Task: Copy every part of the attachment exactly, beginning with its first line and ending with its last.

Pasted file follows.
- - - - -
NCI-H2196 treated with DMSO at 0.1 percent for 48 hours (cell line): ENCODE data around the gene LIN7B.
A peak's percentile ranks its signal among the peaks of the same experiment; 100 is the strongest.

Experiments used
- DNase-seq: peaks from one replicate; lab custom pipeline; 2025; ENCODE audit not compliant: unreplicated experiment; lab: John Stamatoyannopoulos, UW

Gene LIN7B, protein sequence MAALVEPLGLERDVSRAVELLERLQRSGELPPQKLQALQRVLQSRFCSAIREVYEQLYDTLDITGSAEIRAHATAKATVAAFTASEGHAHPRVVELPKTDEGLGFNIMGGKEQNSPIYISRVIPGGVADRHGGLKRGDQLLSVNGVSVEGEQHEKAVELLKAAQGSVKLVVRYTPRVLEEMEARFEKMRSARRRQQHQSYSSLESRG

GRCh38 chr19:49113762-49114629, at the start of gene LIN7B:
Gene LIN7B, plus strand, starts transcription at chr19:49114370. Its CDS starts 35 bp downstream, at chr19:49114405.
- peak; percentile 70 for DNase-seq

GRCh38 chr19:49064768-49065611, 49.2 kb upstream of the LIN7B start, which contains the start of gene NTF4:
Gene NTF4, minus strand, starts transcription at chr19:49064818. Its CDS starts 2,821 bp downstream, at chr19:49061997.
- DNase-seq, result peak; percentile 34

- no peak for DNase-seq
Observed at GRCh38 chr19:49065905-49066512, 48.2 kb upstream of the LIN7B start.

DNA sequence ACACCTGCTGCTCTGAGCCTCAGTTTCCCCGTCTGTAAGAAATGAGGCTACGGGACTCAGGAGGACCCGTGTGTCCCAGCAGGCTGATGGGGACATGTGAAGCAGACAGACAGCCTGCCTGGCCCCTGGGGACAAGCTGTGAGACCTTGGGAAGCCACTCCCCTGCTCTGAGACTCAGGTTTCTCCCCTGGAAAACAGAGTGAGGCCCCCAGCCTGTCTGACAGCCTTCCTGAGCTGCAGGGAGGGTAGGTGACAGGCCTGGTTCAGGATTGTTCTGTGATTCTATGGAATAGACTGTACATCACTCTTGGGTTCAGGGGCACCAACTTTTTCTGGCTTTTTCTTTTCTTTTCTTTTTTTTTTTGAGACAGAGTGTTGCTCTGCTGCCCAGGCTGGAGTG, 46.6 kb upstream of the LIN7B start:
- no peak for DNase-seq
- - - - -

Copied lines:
NCI-H2196 treated with DMSO at 0.1 percent for 48 hours (cell line): ENCODE data around the gene LIN7B.
A peak's percentile ranks its signal among the peaks of the same experiment; 100 is the strongest.

Experiments used
- DNase-seq: peaks from one replicate; lab custom pipeline; 2025; ENCODE audit not compliant: unreplicated experiment; lab: John Stamatoyannopoulos, UW

Gene LIN7B, protein sequence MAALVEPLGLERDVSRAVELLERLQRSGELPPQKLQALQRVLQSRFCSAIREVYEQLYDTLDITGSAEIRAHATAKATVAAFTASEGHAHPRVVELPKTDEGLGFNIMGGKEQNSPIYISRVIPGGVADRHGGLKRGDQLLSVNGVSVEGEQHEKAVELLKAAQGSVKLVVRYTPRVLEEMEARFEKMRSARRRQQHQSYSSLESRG

GRCh38 chr19:49113762-49114629, at the start of gene LIN7B:
Gene LIN7B, plus strand, starts transcription at chr19:49114370. Its CDS starts 35 bp downstream, at chr19:49114405.
- peak; percentile 70 for DNase-seq

GRCh38 chr19:49064768-49065611, 49.2 kb upstream of the LIN7B start, which contains the start of gene NTF4:
Gene NTF4, minus strand, starts transcription at chr19:49064818. Its CDS starts 2,821 bp downstream, at chr19:49061997.
- DNase-seq, result peak; percentile 34

- no peak for DNase-seq
Observed at GRCh38 chr19:49065905-49066512, 48.2 kb upstream of the LIN7B start.

DNA sequence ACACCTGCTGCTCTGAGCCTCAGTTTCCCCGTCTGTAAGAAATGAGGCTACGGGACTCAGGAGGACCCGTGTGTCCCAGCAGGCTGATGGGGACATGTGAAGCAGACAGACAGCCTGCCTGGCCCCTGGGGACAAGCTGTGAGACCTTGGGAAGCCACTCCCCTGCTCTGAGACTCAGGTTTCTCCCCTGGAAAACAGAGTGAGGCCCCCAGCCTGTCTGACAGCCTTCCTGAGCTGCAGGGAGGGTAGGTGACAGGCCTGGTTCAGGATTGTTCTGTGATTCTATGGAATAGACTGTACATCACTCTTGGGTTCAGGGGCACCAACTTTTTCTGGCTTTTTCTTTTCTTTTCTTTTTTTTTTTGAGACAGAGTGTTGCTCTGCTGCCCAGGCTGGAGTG, 46.6 kb upstream of the LIN7B start:
- no peak for DNase-seq